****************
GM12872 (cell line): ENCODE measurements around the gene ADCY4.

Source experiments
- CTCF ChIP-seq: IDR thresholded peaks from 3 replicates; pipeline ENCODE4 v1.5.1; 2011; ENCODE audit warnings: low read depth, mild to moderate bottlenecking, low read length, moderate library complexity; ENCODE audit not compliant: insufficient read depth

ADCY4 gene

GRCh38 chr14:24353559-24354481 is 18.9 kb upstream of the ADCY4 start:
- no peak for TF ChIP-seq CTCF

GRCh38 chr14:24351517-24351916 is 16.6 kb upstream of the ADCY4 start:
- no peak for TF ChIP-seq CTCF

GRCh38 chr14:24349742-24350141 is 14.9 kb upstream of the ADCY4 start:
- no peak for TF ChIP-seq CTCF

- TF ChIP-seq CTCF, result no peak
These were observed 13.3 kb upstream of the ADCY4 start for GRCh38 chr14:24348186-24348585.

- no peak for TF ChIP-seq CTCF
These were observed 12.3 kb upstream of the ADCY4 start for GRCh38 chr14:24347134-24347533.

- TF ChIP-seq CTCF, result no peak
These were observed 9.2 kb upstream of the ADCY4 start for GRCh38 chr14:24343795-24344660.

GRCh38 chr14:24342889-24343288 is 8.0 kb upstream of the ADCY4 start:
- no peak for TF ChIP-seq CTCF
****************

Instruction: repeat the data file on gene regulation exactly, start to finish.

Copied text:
GM12872 (cell line): ENCODE measurements around the gene ADCY4.

Source experiments
- CTCF ChIP-seq: IDR thresholded peaks from 3 replicates; pipeline ENCODE4 v1.5.1; 2011; ENCODE audit warnings: low read depth, mild to moderate bottlenecking, low read length, moderate library complexity; ENCODE audit not compliant: insufficient read depth

ADCY4 gene

GRCh38 chr14:24353559-24354481 is 18.9 kb upstream of the ADCY4 start:
- no peak for TF ChIP-seq CTCF

GRCh38 chr14:24351517-24351916 is 16.6 kb upstream of the ADCY4 start:
- no peak for TF ChIP-seq CTCF

GRCh38 chr14:24349742-24350141 is 14.9 kb upstream of the ADCY4 start:
- no peak for TF ChIP-seq CTCF

- TF ChIP-seq CTCF, result no peak
These were observed 13.3 kb upstream of the ADCY4 start for GRCh38 chr14:24348186-24348585.

- no peak for TF ChIP-seq CTCF
These were observed 12.3 kb upstream of the ADCY4 start for GRCh38 chr14:24347134-24347533.

- TF ChIP-seq CTCF, result no peak
These were observed 9.2 kb upstream of the ADCY4 start for GRCh38 chr14:24343795-24344660.

GRCh38 chr14:24342889-24343288 is 8.0 kb upstream of the ADCY4 start:
- no peak for TF ChIP-seq CTCF